Invisibility cloaking is approaching reality, but the materials with this capability are less like the finely woven, silky cape that camouflages a certain trio of wizards and more like a stack of crepes of alternating flavors, only a few nanometers thick.
San Diego State University physicist Lyuba Kuznetsova is testing out different recipes for which combination of crepe layers — composed of purposefully placed metal ions — can alter the path of light in precise ways.
Primer on Perception
There are three main methods of how light might interact with an object to make it invisible.
First, like water in a river flowing around a rock, you can bend light so that it does not go through an object. The water on one side of the rock looks and acts exactly like the water on the other side of the rock, so detectors on either side of the rock would report that the water is the same.
Second, you can have light go through an object and come out the other side completely unchanged. Anyone who has accidentally crashed into a transparent glass door will be familiar with this kind of approximate invisibility.
Unfortunately, see-through surfaces made of water or glass are pretty ineffective at hiding objects underneath or behind them.
The third option is for light to reflect off of an object modified in such a way that the reflected light makes it seem as if the object is not there at all.
Stealth technologies that make ships and planes invisible to radar use this third method, emitting their own electromagnetic waves to cancel out the radio waves hitting their surface so that no reflections are detected.
And some materials can make objects invisible to heat cameras, which detect thermal radiation in the infrared portion of the electromagnetic spectrum.
But things get more challenging when trying to make objects invisible to the human eye, which detects light waves in the familiar red-to-violet visible spectrum, with wavelengths between 380 and 750 nanometers.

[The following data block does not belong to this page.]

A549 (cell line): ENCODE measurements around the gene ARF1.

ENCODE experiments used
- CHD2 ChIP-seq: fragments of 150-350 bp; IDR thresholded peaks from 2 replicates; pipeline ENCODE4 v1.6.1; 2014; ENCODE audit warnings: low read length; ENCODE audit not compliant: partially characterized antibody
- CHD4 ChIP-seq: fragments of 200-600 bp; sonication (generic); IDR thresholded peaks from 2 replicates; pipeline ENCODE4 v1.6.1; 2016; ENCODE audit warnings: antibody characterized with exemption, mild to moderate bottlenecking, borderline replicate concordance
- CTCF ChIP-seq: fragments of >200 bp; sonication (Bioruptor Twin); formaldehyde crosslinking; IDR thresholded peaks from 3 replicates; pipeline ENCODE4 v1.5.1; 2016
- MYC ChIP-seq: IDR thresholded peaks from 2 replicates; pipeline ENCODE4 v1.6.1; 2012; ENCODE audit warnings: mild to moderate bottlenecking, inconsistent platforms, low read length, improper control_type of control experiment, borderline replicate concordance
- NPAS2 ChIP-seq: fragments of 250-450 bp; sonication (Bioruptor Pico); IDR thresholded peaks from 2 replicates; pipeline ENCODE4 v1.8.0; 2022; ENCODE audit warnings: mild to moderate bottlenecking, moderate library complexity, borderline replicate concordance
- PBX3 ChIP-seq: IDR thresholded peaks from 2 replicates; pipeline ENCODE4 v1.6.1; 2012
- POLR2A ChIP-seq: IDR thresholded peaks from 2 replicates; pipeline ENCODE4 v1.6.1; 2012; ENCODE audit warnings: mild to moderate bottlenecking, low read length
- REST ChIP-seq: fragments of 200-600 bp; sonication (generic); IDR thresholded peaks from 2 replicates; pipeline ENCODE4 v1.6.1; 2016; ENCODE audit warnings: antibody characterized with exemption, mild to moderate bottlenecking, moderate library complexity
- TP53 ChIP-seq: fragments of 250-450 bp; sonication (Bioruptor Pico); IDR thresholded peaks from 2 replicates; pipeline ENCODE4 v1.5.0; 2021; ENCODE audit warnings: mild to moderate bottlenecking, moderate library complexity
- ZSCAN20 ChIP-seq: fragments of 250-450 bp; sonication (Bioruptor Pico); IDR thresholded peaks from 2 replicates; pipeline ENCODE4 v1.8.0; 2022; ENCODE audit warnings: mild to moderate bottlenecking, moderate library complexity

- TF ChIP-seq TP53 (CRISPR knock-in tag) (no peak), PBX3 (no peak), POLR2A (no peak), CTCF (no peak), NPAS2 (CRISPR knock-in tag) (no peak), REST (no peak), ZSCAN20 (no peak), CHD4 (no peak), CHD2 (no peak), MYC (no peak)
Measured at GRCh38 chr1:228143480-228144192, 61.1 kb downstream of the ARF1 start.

This is where Kuznetsova’s crepe layers come in.
“The physics is the same but results in mind-bogglingly different phenomena,” Kuznetsova said. “Several centuries-old principles still work, even in materials that are unimaginable.”
Like crystals one one-thousandth the width of a human hair, alternating layers of semiconductors are capable of bending and absorbing light. But the thickness of each layer and the spaces between them partially determine the degree to which visible wavelengths of light are bent.
In collaboration with Brookhaven National Laboratory, Kuznetsova and her students, including alumna Priscilla Kelly, have combined layers of zinc oxide with and without aluminum added, nearly as thin as the distance between individual atoms, into transparent man-made metamaterials. This strategy has achieved some unique light-bending properties in the near-infrared spectrum, just below the threshold for visible light. Additionally, these materials are less expensive than similar ones made with gold.
The SDSU team is currently developing computational models to predict which other chemicals and manufacturing conditions might work best for bending light in the visible range.
Then they will shine extremely precise lasers on these nanoscale crepes to see whether their recipes result in something more fantastic than our current reality.